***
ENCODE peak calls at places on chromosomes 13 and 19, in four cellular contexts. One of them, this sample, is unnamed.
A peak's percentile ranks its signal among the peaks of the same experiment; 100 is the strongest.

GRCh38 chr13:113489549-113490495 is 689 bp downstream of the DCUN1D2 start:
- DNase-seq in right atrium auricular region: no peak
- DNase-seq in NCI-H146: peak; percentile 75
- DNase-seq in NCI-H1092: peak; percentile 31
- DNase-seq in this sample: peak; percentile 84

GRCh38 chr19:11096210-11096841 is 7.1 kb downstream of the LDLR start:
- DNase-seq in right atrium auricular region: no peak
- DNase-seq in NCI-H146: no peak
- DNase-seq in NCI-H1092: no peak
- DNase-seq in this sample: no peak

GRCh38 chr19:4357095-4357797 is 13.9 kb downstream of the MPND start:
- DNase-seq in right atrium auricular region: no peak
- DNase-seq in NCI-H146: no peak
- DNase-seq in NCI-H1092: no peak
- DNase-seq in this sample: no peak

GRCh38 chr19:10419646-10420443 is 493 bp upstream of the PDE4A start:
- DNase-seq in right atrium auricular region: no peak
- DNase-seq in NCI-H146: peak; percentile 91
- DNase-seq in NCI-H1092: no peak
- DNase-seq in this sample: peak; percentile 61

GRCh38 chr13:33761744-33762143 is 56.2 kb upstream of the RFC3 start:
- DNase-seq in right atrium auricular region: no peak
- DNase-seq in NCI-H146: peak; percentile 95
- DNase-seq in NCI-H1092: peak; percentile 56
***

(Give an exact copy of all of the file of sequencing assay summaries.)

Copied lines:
ENCODE peak calls at places on chromosomes 13 and 19, in four cellular contexts. One of them, this sample, is unnamed.
A peak's percentile ranks its signal among the peaks of the same experiment; 100 is the strongest.

GRCh38 chr13:113489549-113490495 is 689 bp downstream of the DCUN1D2 start:
- DNase-seq in right atrium auricular region: no peak
- DNase-seq in NCI-H146: peak; percentile 75
- DNase-seq in NCI-H1092: peak; percentile 31
- DNase-seq in this sample: peak; percentile 84

GRCh38 chr19:11096210-11096841 is 7.1 kb downstream of the LDLR start:
- DNase-seq in right atrium auricular region: no peak
- DNase-seq in NCI-H146: no peak
- DNase-seq in NCI-H1092: no peak
- DNase-seq in this sample: no peak

GRCh38 chr19:4357095-4357797 is 13.9 kb downstream of the MPND start:
- DNase-seq in right atrium auricular region: no peak
- DNase-seq in NCI-H146: no peak
- DNase-seq in NCI-H1092: no peak
- DNase-seq in this sample: no peak

GRCh38 chr19:10419646-10420443 is 493 bp upstream of the PDE4A start:
- DNase-seq in right atrium auricular region: no peak
- DNase-seq in NCI-H146: peak; percentile 91
- DNase-seq in NCI-H1092: no peak
- DNase-seq in this sample: peak; percentile 61

GRCh38 chr13:33761744-33762143 is 56.2 kb upstream of the RFC3 start:
- DNase-seq in right atrium auricular region: no peak
- DNase-seq in NCI-H146: peak; percentile 95
- DNase-seq in NCI-H1092: peak; percentile 56